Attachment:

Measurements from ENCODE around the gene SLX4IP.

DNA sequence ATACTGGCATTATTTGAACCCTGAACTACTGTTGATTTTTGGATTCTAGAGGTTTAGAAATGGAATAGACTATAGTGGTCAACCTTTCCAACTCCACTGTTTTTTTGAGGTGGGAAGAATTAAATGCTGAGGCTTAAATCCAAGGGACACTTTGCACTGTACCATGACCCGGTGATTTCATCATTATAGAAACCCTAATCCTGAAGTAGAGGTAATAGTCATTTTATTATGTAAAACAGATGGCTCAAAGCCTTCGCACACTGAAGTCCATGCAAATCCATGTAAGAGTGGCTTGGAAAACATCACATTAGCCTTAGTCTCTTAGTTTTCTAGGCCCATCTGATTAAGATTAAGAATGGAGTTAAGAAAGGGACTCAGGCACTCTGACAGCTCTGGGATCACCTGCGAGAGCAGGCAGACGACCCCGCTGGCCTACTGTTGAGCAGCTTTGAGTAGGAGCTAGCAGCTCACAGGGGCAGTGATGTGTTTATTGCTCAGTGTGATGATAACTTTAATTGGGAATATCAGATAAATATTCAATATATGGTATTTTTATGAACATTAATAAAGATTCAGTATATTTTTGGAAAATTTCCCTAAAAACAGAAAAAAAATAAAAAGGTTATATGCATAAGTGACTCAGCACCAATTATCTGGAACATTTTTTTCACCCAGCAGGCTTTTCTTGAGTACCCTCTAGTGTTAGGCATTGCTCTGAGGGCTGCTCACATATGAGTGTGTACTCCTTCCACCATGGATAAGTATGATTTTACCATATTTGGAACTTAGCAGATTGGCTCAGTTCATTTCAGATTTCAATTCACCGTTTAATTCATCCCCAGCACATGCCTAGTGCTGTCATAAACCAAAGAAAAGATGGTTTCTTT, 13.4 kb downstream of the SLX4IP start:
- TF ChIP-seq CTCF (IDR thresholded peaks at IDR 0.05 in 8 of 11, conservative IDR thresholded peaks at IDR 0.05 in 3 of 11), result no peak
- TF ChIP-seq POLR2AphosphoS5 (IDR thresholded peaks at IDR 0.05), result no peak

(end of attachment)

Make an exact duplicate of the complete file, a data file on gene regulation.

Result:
Measurements from ENCODE around the gene SLX4IP.

DNA sequence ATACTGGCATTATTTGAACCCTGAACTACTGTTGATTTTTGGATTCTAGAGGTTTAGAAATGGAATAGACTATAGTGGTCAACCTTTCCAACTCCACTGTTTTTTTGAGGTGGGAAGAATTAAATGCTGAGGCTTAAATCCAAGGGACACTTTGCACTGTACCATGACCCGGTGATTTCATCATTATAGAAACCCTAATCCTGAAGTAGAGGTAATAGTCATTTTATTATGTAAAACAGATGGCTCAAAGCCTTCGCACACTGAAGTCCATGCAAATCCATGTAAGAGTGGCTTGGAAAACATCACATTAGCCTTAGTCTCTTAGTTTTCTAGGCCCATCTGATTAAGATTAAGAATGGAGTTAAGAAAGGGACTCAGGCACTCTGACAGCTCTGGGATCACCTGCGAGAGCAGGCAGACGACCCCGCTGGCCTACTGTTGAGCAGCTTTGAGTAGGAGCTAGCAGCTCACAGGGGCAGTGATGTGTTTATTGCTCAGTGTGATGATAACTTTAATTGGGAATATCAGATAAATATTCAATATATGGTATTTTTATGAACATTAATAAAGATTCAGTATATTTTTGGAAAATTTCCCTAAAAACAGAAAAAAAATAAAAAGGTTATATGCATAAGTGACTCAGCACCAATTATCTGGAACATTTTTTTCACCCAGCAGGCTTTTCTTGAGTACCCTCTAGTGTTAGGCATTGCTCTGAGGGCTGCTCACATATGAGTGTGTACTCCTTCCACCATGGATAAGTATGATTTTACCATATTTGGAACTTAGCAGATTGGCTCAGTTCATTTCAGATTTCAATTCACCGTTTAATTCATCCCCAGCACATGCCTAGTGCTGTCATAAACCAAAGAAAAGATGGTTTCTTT, 13.4 kb downstream of the SLX4IP start:
- TF ChIP-seq CTCF (IDR thresholded peaks at IDR 0.05 in 8 of 11, conservative IDR thresholded peaks at IDR 0.05 in 3 of 11), result no peak
- TF ChIP-seq POLR2AphosphoS5 (IDR thresholded peaks at IDR 0.05), result no peak